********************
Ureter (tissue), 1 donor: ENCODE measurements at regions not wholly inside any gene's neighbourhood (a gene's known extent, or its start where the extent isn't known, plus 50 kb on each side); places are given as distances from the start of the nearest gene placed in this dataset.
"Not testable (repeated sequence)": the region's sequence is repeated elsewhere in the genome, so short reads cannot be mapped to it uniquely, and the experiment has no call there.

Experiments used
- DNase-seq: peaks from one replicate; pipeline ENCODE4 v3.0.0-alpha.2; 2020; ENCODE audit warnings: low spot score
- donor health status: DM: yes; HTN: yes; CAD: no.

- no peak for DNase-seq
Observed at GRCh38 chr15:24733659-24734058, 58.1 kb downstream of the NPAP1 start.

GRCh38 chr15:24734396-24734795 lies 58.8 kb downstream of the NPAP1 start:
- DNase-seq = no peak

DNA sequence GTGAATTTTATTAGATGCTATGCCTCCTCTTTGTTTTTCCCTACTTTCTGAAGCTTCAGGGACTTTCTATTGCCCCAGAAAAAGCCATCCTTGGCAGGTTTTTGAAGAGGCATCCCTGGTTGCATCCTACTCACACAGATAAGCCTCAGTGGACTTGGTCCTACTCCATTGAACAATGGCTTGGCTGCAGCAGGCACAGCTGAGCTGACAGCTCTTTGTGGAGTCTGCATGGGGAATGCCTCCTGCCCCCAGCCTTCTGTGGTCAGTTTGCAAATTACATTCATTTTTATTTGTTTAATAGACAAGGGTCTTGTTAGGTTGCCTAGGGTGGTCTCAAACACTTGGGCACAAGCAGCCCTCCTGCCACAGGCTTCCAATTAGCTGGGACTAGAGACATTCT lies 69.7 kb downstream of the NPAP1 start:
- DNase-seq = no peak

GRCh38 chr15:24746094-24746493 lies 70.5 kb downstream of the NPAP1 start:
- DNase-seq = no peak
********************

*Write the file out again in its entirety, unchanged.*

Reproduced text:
Ureter (tissue), 1 donor: ENCODE measurements at regions not wholly inside any gene's neighbourhood (a gene's known extent, or its start where the extent isn't known, plus 50 kb on each side); places are given as distances from the start of the nearest gene placed in this dataset.
"Not testable (repeated sequence)": the region's sequence is repeated elsewhere in the genome, so short reads cannot be mapped to it uniquely, and the experiment has no call there.

Experiments used
- DNase-seq: peaks from one replicate; pipeline ENCODE4 v3.0.0-alpha.2; 2020; ENCODE audit warnings: low spot score
- donor health status: DM: yes; HTN: yes; CAD: no.

- no peak for DNase-seq
Observed at GRCh38 chr15:24733659-24734058, 58.1 kb downstream of the NPAP1 start.

GRCh38 chr15:24734396-24734795 lies 58.8 kb downstream of the NPAP1 start:
- DNase-seq = no peak

DNA sequence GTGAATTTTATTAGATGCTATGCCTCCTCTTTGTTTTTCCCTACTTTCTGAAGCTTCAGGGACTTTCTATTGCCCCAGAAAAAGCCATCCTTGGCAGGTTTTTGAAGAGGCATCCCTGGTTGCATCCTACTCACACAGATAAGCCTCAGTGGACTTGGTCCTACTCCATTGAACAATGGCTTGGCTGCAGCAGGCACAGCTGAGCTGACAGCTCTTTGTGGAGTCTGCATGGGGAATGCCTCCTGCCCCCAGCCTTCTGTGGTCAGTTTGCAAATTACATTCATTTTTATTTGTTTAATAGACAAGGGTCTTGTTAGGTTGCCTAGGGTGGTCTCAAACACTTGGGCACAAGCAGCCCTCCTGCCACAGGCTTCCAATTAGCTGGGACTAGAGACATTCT lies 69.7 kb downstream of the NPAP1 start:
- DNase-seq = no peak

GRCh38 chr15:24746094-24746493 lies 70.5 kb downstream of the NPAP1 start:
- DNase-seq = no peak